The U.S. Supreme Court has upheld a Nevada law that requires individuals to identify themselves to police when asked.
June 30, 2004
A recent decision of the U.S. Supreme Court affects many existing “know-yourrights” brochures and pamphlets for immigrants.
The Court upheld a Nevada law that authorizes police officers to detain individuals whom they encounter under suspicious circumstances and who refuse to identify themselves when asked to do so. The Court’s ruling, Hiibel v. Sixth Judicial District Court of Nevada, Humboldt County, No. 03-5554 (June 21, 2004), is very narrow, relying on the limited reach of the Nevada statute, which applies only to situations in which an officer reasonably suspects that a crime has been or is being committed, and which requires the individual who is stopped to provide his or her name. Importantly, the Nevada statute does not require the individual to show any document or answer any other question.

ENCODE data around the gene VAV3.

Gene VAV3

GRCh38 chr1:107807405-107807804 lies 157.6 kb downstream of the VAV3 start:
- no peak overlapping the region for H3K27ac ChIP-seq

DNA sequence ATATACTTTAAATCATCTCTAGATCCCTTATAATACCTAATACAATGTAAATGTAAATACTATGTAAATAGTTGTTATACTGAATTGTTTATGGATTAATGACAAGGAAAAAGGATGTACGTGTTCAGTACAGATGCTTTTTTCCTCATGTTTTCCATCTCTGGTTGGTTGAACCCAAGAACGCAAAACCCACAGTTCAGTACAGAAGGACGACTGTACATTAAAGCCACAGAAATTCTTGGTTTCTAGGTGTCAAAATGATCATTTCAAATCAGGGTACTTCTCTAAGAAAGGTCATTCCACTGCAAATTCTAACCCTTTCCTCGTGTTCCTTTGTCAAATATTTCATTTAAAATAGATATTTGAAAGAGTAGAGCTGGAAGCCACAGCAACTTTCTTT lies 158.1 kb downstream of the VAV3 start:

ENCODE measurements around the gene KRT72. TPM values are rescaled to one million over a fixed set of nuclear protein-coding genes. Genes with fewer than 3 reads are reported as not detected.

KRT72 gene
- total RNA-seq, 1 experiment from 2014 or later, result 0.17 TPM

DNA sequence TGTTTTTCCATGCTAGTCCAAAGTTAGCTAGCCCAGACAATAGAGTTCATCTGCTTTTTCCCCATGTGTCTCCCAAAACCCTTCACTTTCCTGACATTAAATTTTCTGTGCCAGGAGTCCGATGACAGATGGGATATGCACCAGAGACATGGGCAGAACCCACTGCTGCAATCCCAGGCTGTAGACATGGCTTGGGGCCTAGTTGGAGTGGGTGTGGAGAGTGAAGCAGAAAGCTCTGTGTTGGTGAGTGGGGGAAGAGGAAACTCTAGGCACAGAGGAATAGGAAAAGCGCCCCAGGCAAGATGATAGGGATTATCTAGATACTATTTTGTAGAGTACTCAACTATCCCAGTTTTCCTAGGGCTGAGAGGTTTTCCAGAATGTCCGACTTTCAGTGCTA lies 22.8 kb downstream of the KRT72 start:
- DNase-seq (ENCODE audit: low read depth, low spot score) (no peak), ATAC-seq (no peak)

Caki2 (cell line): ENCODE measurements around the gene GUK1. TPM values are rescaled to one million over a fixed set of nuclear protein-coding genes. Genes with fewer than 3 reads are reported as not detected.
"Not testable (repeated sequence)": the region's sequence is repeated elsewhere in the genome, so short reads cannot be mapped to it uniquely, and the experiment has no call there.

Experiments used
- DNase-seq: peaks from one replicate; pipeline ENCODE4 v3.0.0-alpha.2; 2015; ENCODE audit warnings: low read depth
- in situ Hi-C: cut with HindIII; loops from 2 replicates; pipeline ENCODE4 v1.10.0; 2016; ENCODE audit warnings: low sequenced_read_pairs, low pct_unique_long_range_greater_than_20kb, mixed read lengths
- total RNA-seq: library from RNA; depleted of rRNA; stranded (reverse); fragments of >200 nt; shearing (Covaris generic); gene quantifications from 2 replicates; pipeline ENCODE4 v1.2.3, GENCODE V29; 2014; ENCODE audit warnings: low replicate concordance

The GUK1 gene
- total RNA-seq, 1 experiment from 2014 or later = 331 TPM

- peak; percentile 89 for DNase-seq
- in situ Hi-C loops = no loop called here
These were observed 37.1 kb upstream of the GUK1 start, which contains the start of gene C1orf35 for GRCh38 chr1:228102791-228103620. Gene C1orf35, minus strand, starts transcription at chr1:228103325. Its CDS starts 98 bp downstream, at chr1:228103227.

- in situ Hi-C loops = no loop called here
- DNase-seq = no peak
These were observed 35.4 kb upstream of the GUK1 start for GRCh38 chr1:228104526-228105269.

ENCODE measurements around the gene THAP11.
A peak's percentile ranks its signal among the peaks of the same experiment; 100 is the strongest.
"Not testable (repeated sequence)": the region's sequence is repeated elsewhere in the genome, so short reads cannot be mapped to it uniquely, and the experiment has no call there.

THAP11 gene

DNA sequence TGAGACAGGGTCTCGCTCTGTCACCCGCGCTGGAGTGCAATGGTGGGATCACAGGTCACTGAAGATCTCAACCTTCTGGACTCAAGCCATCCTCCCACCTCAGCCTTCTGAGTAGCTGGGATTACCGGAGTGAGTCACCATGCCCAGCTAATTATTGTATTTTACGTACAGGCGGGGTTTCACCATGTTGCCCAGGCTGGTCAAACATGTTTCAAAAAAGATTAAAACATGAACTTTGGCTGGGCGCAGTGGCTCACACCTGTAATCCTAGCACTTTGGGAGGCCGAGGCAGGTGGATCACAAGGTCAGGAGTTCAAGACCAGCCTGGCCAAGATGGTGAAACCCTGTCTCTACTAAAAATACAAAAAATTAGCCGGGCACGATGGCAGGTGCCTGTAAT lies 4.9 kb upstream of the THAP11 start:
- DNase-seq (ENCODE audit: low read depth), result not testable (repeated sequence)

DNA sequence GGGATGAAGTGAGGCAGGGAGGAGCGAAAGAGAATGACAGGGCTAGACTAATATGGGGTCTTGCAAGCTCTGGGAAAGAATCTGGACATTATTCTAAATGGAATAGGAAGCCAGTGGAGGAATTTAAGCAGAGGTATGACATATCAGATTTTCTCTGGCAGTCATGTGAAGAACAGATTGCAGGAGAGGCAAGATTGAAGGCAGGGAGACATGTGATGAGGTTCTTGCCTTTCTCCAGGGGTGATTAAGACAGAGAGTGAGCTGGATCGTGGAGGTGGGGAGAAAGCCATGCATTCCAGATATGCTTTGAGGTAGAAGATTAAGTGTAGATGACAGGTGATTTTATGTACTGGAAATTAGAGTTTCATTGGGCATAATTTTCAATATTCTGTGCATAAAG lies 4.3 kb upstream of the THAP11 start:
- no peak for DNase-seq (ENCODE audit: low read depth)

The decision does not resolve whether a statute that required presentation of a driver’s license or other identity documents would be constitutional. Nor does the decision require that a suspect identify him or herself in every case; the Court recognized that there may be cases where just giving one’s name may constitute selfincrimination. Four justices dissented from the ruling.
For immigration purposes, it is important to stress the ruling’s limited scope. Immigrants who are stopped by police and asked to identify themselves, in jurisdictions with laws that require them to do so, generally now must provide their names, but the ruling requires nothing further. Because it is difficult to know with certainty whether one is in a location where a state law (or even a county ordinance) requires a suspect to provide his or her name to the police, it is safest to assume that one must. However, the ruling does not apply to questioning by the Border Patrol and other immigration officers, as they have no authority to enforce state or local laws.